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Adequacy of Nation's Gas Supplies Dictated by Politics, Olson Says

Politics will be dictating much of what happens to the nation's natural gas supplies in 2006 and beyond, according to veteran industry analyst John Olson. For instance, politics -- rather than economics -- will largely dictate whether the country gets a gas pipeline from Alaska, whether the Arctic National Wildlife Refuge is opened to exploration, and whether there will be LNG receipt terminals on either the West or East coasts or both.

As for producers growing production from the Lower 48, Olson wishes the industry luck. "It will be a very pleasant surprise if they do move the needle. Politics again are perhaps trumping economic realities.

"I think 2006 is going to be a very interesting year because the country at large needs to rethink its undying animosity to oil and gas drilling activity in the United States, not to mention ANWR in Alaska," Olson told Daily GPI.

In the international arena, at least where LNG is concerned, America's gas supply future also will be dictated by the country's competitiveness in the global LNG market. Olson notes that many of this year's LNG spot cargoes have gone to the United Kingdom or to Spain, where cold weather has driven up gas demand. "I'm not sure how many cargoes this year have been spot, but there were measurably more than there were last year."

Obviously, industry participants can look forward to plenty more news about LNG in 2006. "I think the industry has become a lot more sensitive to LNG because we are progressively depending on the kindness of strangers," Olson said. "Virtually all of our foreseeable demand growth from what is now about 22 to 23 trillion cubic feet a year to 25 or 26 [Tcf] in the next 10 years or so, all of the growth will be coming from LNG imports."

As is often the case, In the case of the major producers who have left the United States for more prolific plays in more exploration-friendly parts of the world, "it would be very hard for people like them to reinvest themselves in the Lower 48 unless they made some sizable acquisitions."

And Olson is predicting more consolidation in the upstream in 2006. Much more, in fact, "as much due to the survival instincts of the bigger and bigger fish. You'll see the minnows get swallowed, and it will go right up the food chain. The latest example being Burlington Resources being taken over by ConocoPhillips."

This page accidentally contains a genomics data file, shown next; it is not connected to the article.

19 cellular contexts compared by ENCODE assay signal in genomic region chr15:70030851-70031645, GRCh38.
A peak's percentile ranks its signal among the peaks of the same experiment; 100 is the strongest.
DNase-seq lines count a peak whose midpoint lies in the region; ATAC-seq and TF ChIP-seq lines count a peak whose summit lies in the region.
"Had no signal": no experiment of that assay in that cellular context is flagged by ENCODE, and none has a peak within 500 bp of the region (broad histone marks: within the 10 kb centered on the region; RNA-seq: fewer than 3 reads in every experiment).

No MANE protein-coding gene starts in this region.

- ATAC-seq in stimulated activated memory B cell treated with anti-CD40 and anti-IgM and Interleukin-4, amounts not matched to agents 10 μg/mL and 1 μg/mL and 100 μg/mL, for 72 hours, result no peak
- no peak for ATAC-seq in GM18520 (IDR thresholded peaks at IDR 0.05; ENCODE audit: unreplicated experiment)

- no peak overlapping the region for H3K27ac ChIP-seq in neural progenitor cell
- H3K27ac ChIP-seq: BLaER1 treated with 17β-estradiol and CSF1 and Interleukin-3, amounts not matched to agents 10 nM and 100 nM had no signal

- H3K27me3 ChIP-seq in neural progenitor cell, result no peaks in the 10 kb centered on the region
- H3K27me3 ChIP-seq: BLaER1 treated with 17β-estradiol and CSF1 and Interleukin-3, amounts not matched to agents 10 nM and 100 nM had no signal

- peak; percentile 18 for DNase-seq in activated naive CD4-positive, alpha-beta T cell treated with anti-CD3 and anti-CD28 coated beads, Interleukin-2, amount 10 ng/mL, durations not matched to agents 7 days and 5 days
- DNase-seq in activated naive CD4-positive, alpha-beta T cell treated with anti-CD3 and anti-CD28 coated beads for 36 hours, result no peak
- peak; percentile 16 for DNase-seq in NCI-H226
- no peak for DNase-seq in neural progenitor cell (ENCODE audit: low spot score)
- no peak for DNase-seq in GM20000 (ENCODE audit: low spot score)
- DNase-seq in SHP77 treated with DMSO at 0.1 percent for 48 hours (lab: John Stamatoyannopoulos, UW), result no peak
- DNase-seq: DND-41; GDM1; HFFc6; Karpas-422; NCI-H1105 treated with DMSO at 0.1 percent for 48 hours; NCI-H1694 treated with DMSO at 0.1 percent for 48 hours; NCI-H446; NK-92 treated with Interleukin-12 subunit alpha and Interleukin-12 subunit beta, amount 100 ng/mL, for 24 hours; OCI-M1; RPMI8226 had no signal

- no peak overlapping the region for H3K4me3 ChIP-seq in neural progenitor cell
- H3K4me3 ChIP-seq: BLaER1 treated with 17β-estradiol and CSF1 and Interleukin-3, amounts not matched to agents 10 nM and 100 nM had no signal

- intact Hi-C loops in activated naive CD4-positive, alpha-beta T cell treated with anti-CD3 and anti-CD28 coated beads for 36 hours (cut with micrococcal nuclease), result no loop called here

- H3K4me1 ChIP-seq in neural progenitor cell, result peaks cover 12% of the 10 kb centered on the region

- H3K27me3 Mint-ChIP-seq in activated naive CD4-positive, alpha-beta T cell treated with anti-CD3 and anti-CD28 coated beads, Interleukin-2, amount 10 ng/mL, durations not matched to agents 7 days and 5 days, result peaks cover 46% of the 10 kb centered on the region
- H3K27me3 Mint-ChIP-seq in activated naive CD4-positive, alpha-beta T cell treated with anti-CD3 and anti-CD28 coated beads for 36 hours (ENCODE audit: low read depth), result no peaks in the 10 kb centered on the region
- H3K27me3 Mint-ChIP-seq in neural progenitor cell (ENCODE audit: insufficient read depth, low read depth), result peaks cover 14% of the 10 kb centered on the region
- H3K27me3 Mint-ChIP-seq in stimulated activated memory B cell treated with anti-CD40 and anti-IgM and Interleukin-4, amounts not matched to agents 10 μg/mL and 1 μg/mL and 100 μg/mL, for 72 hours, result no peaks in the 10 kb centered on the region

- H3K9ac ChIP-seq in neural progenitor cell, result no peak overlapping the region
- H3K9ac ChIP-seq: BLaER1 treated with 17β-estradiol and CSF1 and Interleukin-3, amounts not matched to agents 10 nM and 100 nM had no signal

And did ConocoPhillips pay to much? "I think at the end of the day they probably paid a little bit of a premium in today's market, but in two or three year's time you won't hear a peep," said Olson.

Consolidation of midstream assets also will continue, Olson predicted, as more continue to be rolled into master limited partnerships (MLPs). He noted that the asset base of the 11 leading pipeline MLPs has gone from $14 billion in 2000 to about $43 billion today. "Virtually all of that growth came from acquisitions.... It's a seller's market where you have too much money chasing too few quality assets. I think it will be going on until the last dog dies."

As for consolidation among utilities, there may be some more. PUHCA was not a big impediment to deals, Olson said. But the acquire-or-be-acquired strategy, "I'm not sure that makes any economic sense," Olson said.

This year's high gas prices have been a boon to both coal and nuclear generation. "I think we will see more rhetoric about both, together with some new construction of coal-fired power plants." However, Olson noted that coal plant construction takes three to five years, and any new nuclear plant is at least 10 years off. Even if new coal and nuclear generation could be put in service tomorrow, it would do little to relieve the country's need for more natural gas and oil.

Olson, sees 2005 as a year of trade-offs. "The trade-off occurred in that the exploration and production business suddenly struck gold in higher prices, and the industrial demand started to dry up in direct proportion to the rising gas prices," Olson told Daily GPI. "The next trade-off came with the fact that there was no net demand destruction. While the industrial demand was going down, the power plant load, especially independent power plants, was going up."

Olson will be a featured speaker at GasMart, to be held in Denver May 3-5. For more information, visit www.gasmart.com.

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